By Zuha Siddiqui
“Out of this house,” said rider to reader,
“Yours never will,” said farer to fearer,
“They’re looking for you,” said hearer to horror,
As he left them there, as he left them there.
~ ‘O Where Are You Going?’, W. H. Auden
My mother doesn’t let me go to Auntie Pam’s house anymore. She stopped Munaf from letting me go last week – even though I had packed my satchel and sharpened my pencils and was really looking forward to playing tag with Rufus in the yard outside his house.
Bua’s favourite words are haye baba. Always exaggerated. A loud haye baba and a clap louder than the sound of Daddy’s rifle on hunting day means exuberance – elicited, for instance, when my mother gives her a fat packet every month or when Munaf cooks sarson ka saag. And a soft haye baba – chapped, betel-stained lips curved into an o, wispy brows furrowed – always implies fear. I heard it for the first time when my mother assembled Bua and Munaf and the gatekeeper and the cooks in the hall downstairs and told them to keep the gates locked because tigers were on the loose. We had been cornered by one on our way to the club.
That’s when we first played the game.
Mother calls it The Quiet Game. And then she says sshh. But Daddy just says shut-the-hell-up. I don’t always understand what Daddy says. I ask Mother what his words mean and she says that grown-ups sometimes say things they don’t mean and that little boys shouldn’t repeat their words – and then mother says sshh. There is only one rule: Make no noise. But chotu makes noise anyway – he’s a baby, mother says, and he can’t talk or understand what we say, so he cries – and so mother shoves a pacifier into his mouth.
We’ve been playing The Quiet Game a lot lately, especially after Daddy comes back home in the evening. I’m also not allowed to go outside and play because Uncle Kapil saw our house being marked. Mother says that it means that they know who we are and that we should move to Khala’s house soon. Khala lives in Karachi. It’s very far away, Daddy says, and he can’t leave the tea-gardens unattended. I don’t understand why, though. It’s not like he plants the tea himself.
I’ve also started playing The Quiet Game on my own a lot, especially at night. Mother puts me to bed at eight every day, even though I told her that I’m a big boy now – I’m seven and I know my times tables up till eight and I can add and subtract in my head and I will be going to boarding-school in Lahore with Bhai next year – and I can stay up with the grown-ups but Mother said no and Daddy said that Wee Willie Winkie will come and get me if I’m not in bed on time.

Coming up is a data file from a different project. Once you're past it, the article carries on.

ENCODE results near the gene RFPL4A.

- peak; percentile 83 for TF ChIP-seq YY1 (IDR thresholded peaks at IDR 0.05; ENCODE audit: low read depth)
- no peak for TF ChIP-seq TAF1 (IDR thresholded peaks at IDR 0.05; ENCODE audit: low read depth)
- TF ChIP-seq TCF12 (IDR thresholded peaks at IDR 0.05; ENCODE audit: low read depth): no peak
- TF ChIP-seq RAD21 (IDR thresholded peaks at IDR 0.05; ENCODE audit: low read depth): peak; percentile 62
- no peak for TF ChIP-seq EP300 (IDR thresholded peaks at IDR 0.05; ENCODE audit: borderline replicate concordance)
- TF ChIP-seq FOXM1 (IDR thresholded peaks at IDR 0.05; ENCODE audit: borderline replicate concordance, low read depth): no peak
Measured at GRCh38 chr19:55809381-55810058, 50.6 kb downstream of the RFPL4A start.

Bua puts me to sleep at night. Last night I saw her with Daddy’s old lighter. I know it was Daddy’s because it was silver and it had his initials, I and A. I think she was playing with it and I was supposed to tell Mother but I forgot. She has it again tonight. I know because she’s switching it on and off but it’s not working because it’s spoilt. That’s why Daddy threw it away. I tell her this but she tells me to keep quiet and sleep.
I don’t know what it means. Bua and Munaf call me Chota Saab in front of Mother and Daddy and Bandhorr when Mother and Daddy are not there but never Boka salaa.
Bua wears rings on her fingers – on every single finger. One of her rings is bigger than my nose. The ring’s blue stones glitter in the darkness. I ask Bua why she’s playing with Daddy’s lighter when she isn’t supposed to and she twists my ear. Hard. Her ring digs into my skin and it stings and my eyes burn and a scream escapes from my throat. She clamps her hand down on my face.
“Nirbodha sisu. Keep quiet else I’ll push your screams down your throat.”
I taste the grime stuck to her fingers. They smell like the trunk of Daddy’s car and the rotten fish that Munaf discards every Saturday. She presses harder and I wriggle and hit my feet against the bedposts. Mother always told me to never talk to strangers because strangers can do bad things but Bua wasn’t a stranger. Bua woke me up in the morning and gave me a bath and picked me up from school. I stop struggling and she lets go. I close my eyes.